[Chaos-l] Observing Report
md_south at mac.com
Tue Apr 4 09:35:34 EDT 2006
This was a really great session.
M3 looks really great in both the 10" and the "beast"
M104 (Sombrero) on video was spectacular.
73P comet was one of my favorites.
Enjoyed Starry Night computer control of my small ETX. It is so easy-- unlike the standard buggy Meade software that comes with the scopes. I had no interface problems whatsoever, whereas with the standard software, you can barely get the computer and telescope to talk. I highly recommend Starry Night for computer control if that is your interest. I plan also to get a Red Acrylic screen from www.idealastronomy.com since software red vision does not work (you still are getting all the other visible light wavelengths, i assume) and I want to keep my night vision. Supposedly, it is so clear that you can still work with focusing if you are using a CCD camera.
Finally, I love the "flip" version on Starry night for 2 reasons: 1) star-hopping and 2) matching what you see in your eyepiece. I cannot mirror-image anything in my head, so this feature is worth the product alone for me because I can put in all my eyepieces, finderscope, Telrad, etc. and it will automatically give you the field of view that's required to star-hop (for non-computer control) or know which star is what in your eyepiece. So if I'm star-hopping without computer control- I can still match what I see in my finderscope and jump around. Another example, I can match the view of Jupiter and it's moons/bands based on my eyepiece/telescope.
I think it's exciting what technology is available for amateurs.
On Sunday, April 02, 2006, at 10:17PM, Robert Nielsen <robertnielsen at nc.rr.com> wrote:
>On Saturday night, three of us CHAOS members (plus one) went to the
>dark sky site for our monthly observing session. Mark South and
>Kara, Greg Dillon, and Robert Nielsen attended, although Robert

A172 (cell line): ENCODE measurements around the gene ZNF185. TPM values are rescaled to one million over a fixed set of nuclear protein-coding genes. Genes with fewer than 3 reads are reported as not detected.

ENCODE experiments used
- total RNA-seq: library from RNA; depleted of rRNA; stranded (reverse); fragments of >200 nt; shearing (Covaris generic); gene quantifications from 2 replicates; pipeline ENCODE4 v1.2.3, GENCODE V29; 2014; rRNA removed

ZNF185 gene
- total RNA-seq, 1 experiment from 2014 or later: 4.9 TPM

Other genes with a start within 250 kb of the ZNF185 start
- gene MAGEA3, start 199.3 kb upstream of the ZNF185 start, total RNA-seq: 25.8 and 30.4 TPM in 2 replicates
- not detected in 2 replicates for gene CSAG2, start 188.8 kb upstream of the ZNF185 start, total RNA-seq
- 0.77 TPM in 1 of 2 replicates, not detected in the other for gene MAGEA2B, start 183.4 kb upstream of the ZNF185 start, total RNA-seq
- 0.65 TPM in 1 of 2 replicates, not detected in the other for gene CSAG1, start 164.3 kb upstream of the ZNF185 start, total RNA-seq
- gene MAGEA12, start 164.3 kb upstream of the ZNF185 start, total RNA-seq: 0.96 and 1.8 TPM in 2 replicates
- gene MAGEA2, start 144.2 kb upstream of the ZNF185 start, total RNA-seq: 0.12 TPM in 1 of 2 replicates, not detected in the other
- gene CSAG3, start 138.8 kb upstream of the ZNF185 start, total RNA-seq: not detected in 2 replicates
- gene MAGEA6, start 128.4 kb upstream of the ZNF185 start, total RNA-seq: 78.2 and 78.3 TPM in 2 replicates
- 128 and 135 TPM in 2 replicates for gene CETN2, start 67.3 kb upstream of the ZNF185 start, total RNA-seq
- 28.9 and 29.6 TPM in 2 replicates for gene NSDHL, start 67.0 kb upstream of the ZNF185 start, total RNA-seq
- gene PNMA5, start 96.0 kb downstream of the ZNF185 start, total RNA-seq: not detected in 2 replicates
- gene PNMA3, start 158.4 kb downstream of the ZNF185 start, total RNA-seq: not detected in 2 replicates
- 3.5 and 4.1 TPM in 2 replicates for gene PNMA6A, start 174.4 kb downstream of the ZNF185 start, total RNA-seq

>showed up too late to actually see the occultation of the Pleiades by
>the Moon. There were some widely scattered thin clouds at the
>beginning of the evening, which disappeared around 10 PM.
>Mark was working on getting his telescope under computer control and
>seems to have succeeded, showing people the Christmas Tree Cluster
>and views of Jupiter and other sights. Greg had some fun using a
>new video camera on his "beast" ... coming up with some pretty decent
>pictures of the Sombrero Galaxy (M104). Later, Greg introduced us
>to Comet 73P/Schwassmann-Wachmann, and we all tried to find it using
>RA and Dec figures from his drive.
>I spent the night investigating Coma Berenices and looking at
>globular clusters in particular. Saturday night, you could see M3,
>M5 and M13 (the Great Hercules Cluster) all at the same time. In
>Coma, there was a really interesting and fine edge-on galaxy, NGC4565
>which I had never seen before. That, along with Greg looking at the
>Virgo galaxy cluster, urged me on to look at other more well-known
>Messier galaxies ... and objects such as M51 and M64 as well as the
>aforementioned Sombrero actually looked better than I had ever seen
>them before through my scope.
>Mark left earlier, and Greg and I gave up around 12:30 AM. The skies
>were nice and stable ... although the contrast was not as good as
>it's been at the site. Perhaps this was due to high clouds or
>moisture in the air or something. The fact that Saturn was nice and
>steady makes me think this was true.
>The one bad thing about Saturday was that we showed up *unannounced *
>at the site ... I had forgotten to call the folks who live
>there! Next time, one of us that is planning on going needs to call ...
>Chaos-l mailing list
>Chaos-l at rtpnet.org
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Chapel Hill, NC 27516
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